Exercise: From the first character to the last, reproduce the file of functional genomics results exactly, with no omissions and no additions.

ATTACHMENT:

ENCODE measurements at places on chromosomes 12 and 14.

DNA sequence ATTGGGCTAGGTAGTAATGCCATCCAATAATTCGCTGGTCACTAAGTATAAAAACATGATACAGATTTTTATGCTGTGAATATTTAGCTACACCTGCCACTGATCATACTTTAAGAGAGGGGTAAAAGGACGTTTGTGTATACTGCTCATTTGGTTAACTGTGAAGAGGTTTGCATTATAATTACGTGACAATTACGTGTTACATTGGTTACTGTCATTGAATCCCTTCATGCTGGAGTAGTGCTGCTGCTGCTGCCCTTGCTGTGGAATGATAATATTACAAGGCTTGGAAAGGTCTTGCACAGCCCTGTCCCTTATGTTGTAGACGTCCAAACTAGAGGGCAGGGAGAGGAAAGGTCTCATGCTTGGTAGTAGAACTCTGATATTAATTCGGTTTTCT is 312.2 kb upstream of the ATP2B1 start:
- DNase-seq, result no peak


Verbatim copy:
ENCODE measurements at places on chromosomes 12 and 14.

DNA sequence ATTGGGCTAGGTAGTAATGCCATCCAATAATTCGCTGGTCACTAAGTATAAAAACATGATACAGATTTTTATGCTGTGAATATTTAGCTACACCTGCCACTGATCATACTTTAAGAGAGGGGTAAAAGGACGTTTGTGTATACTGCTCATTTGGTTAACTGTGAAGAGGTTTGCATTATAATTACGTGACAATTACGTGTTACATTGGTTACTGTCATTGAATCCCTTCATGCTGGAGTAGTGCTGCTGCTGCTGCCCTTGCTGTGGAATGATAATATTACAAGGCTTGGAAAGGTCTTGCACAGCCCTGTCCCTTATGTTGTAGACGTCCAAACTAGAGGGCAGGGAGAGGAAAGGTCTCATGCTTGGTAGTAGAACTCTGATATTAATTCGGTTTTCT is 312.2 kb upstream of the ATP2B1 start:
- DNase-seq, result no peak